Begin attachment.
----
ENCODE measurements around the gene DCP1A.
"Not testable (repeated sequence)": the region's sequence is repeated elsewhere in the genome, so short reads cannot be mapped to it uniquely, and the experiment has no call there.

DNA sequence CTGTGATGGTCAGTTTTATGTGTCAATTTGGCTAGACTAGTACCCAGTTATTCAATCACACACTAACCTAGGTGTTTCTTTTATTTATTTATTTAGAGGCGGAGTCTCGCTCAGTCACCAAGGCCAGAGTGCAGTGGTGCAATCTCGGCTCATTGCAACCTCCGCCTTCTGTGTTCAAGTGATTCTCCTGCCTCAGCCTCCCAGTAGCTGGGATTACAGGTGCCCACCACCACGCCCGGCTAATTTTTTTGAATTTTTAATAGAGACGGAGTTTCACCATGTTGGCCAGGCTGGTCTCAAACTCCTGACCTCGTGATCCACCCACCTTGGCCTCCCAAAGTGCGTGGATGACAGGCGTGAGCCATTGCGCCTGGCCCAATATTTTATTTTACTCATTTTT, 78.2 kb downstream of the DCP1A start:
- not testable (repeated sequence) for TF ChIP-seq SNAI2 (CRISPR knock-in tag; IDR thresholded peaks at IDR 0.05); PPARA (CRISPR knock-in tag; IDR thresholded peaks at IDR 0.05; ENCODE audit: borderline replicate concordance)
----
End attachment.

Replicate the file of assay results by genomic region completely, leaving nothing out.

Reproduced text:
ENCODE measurements around the gene DCP1A.
"Not testable (repeated sequence)": the region's sequence is repeated elsewhere in the genome, so short reads cannot be mapped to it uniquely, and the experiment has no call there.

DNA sequence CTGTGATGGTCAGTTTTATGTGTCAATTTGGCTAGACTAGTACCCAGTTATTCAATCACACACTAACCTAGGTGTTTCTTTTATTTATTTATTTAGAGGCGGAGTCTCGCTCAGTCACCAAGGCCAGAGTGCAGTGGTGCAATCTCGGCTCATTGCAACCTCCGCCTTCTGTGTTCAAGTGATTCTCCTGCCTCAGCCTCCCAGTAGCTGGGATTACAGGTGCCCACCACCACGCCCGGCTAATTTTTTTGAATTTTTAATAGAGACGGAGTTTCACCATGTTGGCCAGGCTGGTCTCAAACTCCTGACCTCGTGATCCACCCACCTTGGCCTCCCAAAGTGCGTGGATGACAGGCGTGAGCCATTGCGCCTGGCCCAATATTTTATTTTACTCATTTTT, 78.2 kb downstream of the DCP1A start:
- not testable (repeated sequence) for TF ChIP-seq SNAI2 (CRISPR knock-in tag; IDR thresholded peaks at IDR 0.05); PPARA (CRISPR knock-in tag; IDR thresholded peaks at IDR 0.05; ENCODE audit: borderline replicate concordance)